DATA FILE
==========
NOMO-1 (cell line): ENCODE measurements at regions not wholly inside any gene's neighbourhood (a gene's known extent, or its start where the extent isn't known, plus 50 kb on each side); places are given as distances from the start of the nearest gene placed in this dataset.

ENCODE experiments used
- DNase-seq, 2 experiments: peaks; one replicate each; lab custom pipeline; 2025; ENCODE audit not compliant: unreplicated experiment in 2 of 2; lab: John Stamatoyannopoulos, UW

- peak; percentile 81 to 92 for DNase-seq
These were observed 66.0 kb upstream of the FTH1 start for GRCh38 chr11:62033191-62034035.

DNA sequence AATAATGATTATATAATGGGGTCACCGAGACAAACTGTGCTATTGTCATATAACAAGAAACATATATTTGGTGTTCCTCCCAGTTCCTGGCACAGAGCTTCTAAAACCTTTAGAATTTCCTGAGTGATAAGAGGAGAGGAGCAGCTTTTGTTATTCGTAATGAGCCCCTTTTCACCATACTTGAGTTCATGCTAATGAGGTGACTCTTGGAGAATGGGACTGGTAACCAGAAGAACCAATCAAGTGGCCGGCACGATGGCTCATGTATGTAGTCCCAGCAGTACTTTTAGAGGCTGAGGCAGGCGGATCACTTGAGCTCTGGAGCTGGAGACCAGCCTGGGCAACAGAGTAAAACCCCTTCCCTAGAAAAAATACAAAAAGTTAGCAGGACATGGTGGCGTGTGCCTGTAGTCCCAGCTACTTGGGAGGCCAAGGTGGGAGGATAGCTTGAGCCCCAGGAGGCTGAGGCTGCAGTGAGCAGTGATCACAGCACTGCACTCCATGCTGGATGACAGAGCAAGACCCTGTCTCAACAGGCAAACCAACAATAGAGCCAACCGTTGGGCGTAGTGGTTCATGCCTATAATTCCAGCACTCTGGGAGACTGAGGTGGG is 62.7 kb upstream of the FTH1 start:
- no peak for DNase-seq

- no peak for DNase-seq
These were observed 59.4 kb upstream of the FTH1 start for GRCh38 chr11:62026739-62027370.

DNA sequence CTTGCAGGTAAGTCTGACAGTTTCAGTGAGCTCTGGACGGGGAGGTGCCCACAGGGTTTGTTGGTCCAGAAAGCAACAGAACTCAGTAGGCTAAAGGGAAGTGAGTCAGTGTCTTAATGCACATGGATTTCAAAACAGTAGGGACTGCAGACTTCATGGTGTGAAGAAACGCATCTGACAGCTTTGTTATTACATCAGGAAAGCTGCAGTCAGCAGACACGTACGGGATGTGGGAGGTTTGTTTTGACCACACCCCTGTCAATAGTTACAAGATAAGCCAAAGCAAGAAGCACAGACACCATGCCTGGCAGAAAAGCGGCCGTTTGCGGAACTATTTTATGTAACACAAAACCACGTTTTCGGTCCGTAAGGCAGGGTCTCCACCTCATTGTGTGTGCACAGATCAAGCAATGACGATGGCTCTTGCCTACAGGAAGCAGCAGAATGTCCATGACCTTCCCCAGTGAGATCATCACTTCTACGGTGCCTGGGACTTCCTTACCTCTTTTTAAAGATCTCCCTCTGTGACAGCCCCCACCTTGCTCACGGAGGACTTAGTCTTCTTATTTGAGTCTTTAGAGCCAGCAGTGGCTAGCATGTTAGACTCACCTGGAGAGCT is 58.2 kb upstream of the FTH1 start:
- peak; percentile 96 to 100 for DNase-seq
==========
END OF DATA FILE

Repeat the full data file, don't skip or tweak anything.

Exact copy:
NOMO-1 (cell line): ENCODE measurements at regions not wholly inside any gene's neighbourhood (a gene's known extent, or its start where the extent isn't known, plus 50 kb on each side); places are given as distances from the start of the nearest gene placed in this dataset.

ENCODE experiments used
- DNase-seq, 2 experiments: peaks; one replicate each; lab custom pipeline; 2025; ENCODE audit not compliant: unreplicated experiment in 2 of 2; lab: John Stamatoyannopoulos, UW

- peak; percentile 81 to 92 for DNase-seq
These were observed 66.0 kb upstream of the FTH1 start for GRCh38 chr11:62033191-62034035.

DNA sequence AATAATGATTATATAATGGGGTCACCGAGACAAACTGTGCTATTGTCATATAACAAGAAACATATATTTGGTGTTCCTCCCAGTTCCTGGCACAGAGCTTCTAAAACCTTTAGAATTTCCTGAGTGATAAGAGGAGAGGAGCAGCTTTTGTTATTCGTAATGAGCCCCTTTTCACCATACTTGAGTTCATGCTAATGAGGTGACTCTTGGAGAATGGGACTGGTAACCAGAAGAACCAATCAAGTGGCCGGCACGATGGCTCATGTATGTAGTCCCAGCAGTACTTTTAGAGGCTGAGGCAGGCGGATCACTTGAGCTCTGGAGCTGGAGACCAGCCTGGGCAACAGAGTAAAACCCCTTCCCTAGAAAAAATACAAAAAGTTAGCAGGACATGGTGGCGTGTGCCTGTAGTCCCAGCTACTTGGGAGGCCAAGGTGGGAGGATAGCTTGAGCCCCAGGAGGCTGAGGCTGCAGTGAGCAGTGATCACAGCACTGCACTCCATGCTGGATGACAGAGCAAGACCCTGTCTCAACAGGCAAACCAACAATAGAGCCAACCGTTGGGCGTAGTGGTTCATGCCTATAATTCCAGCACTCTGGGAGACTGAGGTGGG is 62.7 kb upstream of the FTH1 start:
- no peak for DNase-seq

- no peak for DNase-seq
These were observed 59.4 kb upstream of the FTH1 start for GRCh38 chr11:62026739-62027370.

DNA sequence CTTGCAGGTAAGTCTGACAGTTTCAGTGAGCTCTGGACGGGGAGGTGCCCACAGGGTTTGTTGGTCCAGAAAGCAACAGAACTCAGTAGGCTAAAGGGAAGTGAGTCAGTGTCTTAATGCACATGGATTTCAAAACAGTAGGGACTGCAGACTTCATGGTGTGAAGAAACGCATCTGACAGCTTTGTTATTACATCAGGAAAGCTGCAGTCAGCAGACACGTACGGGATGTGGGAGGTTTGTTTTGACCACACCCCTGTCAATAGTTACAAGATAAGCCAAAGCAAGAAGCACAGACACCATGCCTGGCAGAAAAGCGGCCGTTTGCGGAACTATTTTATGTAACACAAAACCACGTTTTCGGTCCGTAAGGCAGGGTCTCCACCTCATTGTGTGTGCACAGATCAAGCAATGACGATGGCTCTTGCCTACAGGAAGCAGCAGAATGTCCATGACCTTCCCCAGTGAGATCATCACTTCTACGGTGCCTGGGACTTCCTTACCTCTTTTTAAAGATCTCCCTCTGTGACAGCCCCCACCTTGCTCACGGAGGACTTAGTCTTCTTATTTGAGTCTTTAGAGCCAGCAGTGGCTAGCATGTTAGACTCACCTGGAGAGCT is 58.2 kb upstream of the FTH1 start:
- peak; percentile 96 to 100 for DNase-seq